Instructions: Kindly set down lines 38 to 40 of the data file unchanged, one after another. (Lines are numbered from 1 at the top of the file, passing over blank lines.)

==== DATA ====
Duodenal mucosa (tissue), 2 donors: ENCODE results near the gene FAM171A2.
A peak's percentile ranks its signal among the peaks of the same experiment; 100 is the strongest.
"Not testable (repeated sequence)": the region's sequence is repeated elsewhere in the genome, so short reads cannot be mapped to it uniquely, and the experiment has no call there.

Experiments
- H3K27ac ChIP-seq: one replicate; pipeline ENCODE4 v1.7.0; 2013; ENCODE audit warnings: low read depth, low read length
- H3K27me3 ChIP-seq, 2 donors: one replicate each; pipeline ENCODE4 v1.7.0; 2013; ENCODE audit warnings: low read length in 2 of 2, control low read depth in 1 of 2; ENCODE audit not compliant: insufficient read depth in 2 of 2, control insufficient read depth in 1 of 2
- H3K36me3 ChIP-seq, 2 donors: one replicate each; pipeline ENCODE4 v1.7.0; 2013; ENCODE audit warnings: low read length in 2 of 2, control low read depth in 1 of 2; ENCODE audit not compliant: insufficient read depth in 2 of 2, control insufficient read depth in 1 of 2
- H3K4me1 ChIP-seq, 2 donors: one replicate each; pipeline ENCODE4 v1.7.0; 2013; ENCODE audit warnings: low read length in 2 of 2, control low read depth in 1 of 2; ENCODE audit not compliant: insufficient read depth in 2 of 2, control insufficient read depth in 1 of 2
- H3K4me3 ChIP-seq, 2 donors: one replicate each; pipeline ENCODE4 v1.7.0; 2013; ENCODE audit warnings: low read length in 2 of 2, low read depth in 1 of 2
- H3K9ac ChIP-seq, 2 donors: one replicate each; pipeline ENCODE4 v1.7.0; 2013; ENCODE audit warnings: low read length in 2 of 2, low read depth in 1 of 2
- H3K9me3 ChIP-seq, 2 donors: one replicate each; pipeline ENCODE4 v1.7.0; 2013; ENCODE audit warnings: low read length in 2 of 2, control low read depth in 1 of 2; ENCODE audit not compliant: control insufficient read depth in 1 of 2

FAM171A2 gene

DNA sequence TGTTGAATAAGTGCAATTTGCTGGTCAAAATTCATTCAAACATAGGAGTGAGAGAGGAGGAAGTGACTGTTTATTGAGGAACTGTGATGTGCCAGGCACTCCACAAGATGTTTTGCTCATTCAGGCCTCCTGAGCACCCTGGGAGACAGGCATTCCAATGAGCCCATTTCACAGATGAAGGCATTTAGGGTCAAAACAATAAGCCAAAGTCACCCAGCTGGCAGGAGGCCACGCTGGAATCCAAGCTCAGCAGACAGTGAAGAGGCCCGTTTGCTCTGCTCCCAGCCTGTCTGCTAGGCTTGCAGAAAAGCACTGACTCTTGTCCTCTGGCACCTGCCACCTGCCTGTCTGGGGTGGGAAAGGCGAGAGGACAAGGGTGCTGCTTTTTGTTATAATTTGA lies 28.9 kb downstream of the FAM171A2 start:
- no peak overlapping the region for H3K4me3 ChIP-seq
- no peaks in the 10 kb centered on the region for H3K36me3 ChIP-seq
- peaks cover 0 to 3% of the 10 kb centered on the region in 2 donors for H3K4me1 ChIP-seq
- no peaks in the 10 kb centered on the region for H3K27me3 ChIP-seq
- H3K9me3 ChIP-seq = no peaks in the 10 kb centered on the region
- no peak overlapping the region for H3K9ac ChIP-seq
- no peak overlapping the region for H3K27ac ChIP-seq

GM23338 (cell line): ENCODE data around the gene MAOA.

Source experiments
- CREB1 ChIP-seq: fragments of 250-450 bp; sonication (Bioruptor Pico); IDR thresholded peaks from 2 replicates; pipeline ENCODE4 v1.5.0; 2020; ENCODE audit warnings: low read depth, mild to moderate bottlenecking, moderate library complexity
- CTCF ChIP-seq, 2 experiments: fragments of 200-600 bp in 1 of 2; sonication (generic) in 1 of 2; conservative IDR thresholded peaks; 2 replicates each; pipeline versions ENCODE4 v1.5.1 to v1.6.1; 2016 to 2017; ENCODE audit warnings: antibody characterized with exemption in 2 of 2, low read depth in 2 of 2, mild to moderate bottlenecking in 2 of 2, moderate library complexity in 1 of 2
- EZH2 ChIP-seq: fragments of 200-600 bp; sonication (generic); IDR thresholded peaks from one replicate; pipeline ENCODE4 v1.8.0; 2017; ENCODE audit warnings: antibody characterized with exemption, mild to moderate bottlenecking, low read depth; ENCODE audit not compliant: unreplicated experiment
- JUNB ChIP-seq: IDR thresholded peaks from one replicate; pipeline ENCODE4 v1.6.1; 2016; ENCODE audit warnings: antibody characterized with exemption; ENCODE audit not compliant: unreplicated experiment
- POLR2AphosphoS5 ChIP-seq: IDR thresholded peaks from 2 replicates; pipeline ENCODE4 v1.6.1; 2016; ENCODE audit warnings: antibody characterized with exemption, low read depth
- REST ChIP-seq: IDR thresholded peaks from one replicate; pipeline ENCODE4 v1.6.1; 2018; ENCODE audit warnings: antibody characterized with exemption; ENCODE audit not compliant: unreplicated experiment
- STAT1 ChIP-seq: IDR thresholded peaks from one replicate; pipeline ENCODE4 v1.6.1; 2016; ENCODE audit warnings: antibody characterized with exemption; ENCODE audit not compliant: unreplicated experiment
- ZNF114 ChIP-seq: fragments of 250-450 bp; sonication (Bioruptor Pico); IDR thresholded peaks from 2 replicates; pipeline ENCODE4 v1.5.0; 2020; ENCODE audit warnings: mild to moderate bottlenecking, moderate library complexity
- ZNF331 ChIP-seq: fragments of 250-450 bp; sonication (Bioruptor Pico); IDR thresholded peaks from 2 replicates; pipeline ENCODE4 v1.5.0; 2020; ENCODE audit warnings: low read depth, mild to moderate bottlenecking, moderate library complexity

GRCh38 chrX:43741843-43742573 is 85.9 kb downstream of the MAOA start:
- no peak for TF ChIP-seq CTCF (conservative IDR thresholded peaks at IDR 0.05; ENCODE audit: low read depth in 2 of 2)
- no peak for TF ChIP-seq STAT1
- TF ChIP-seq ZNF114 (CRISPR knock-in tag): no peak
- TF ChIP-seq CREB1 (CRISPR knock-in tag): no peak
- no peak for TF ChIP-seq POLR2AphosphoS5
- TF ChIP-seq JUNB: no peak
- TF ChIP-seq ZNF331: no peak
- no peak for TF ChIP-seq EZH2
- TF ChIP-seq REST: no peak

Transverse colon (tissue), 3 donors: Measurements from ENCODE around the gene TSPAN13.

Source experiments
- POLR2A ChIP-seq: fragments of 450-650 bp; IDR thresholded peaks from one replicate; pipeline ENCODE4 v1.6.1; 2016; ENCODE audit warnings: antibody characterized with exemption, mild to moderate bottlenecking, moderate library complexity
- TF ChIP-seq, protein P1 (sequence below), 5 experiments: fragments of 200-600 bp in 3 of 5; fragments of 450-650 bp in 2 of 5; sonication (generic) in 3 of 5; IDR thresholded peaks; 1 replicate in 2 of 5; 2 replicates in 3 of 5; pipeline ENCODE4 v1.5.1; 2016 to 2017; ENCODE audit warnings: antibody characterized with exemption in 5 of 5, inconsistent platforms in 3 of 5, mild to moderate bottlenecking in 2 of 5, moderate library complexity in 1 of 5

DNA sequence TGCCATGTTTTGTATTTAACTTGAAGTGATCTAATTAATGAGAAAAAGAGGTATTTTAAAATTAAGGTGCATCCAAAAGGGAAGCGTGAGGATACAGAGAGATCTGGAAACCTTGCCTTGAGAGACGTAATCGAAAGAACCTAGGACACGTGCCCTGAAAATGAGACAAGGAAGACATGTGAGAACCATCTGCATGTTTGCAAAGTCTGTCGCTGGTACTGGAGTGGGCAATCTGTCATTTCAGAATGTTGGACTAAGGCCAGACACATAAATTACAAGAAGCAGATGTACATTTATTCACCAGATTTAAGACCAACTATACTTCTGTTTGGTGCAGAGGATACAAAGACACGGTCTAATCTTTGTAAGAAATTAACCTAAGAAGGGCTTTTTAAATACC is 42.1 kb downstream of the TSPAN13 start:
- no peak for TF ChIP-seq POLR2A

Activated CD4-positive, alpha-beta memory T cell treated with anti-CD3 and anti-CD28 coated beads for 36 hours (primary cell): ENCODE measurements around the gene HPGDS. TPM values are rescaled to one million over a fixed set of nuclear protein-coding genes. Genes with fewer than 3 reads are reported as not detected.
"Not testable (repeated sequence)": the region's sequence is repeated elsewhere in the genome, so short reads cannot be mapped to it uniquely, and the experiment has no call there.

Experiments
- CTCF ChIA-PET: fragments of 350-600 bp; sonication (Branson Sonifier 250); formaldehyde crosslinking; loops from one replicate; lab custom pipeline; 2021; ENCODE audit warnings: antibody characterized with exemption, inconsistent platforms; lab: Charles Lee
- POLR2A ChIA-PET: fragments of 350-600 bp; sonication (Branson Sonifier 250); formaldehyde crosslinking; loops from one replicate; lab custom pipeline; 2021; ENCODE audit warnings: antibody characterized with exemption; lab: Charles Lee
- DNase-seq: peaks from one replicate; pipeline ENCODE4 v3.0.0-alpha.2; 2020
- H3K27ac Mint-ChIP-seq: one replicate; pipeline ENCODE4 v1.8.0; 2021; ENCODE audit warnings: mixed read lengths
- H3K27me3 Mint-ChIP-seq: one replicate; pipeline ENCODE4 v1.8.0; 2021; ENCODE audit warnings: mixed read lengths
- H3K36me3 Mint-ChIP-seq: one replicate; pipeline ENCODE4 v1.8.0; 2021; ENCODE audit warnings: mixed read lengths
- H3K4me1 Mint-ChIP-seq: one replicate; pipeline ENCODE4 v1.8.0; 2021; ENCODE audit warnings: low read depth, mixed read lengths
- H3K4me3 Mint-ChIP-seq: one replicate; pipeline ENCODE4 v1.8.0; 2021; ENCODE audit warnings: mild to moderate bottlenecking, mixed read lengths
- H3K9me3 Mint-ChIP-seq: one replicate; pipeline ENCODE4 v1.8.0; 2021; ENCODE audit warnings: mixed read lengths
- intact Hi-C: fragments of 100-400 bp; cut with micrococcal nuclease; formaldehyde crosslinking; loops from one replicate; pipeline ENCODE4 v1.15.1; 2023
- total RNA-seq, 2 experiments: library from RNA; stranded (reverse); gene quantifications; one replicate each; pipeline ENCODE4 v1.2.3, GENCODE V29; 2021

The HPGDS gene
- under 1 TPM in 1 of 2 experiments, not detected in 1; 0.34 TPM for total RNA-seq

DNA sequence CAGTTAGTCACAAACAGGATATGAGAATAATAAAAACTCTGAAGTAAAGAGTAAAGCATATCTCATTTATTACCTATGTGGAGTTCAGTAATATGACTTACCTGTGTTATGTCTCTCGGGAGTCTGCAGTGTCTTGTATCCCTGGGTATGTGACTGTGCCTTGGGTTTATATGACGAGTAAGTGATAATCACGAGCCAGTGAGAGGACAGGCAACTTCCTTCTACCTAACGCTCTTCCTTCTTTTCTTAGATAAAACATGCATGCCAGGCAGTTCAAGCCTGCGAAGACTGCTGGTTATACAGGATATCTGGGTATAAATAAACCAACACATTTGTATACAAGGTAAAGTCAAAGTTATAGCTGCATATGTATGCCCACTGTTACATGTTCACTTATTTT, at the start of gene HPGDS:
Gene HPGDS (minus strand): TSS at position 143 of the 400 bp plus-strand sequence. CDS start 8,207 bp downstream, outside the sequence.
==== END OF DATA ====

- TF ChIP-seq JUNB: no peak
- TF ChIP-seq ZNF331: no peak
- no peak for TF ChIP-seq EZH2